Thursday, March 6, 2008

Pain eased by more expensive pills--study

"New research shows that people who thought they were given a pricier painkiller reported less pain than those who believe they took the same drug at a discounted price."

Story on WebMD.

I also heard about this on NPR this morning, and the report there focused on the implications of the cost factor, as does this WebMD story. As one of the researchers asks, "How do we give people cheaper medication, or a generic, without them thinking it won't work?"

Two groups in the study were given sugar pills. One group was told the pills cost $2.50 each; the other was told they cost 10 cents each. Of those who took the "more expensive" pill, 85 percent experienced reduced pain when subsequently subject to an electric shock, while only 61 percent of those who took the "cheaper" pill felt their pain had been eased.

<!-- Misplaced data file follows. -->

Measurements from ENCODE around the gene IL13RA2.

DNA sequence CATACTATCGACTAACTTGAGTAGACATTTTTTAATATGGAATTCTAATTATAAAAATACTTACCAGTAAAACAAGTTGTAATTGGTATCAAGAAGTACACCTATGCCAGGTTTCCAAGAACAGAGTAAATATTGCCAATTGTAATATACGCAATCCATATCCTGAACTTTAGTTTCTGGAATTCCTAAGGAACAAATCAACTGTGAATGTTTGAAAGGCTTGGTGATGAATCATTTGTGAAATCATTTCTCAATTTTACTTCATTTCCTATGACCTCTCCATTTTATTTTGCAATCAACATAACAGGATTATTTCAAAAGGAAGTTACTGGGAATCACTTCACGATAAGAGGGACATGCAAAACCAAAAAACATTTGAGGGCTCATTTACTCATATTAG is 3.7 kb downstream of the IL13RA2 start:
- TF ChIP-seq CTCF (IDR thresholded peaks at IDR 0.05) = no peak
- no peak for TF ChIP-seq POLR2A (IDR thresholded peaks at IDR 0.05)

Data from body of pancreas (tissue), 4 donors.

It seems to me there are many more important unanswered questions here than how do we give people cheaper drugs without undermining their effectiveness. Such as: why do we prescribe chemical substances at all when sugar pills often work just as well, as long as people think they're real drugs? Or, even: how is it that our bodies can heal themselves under the power of suggestion?

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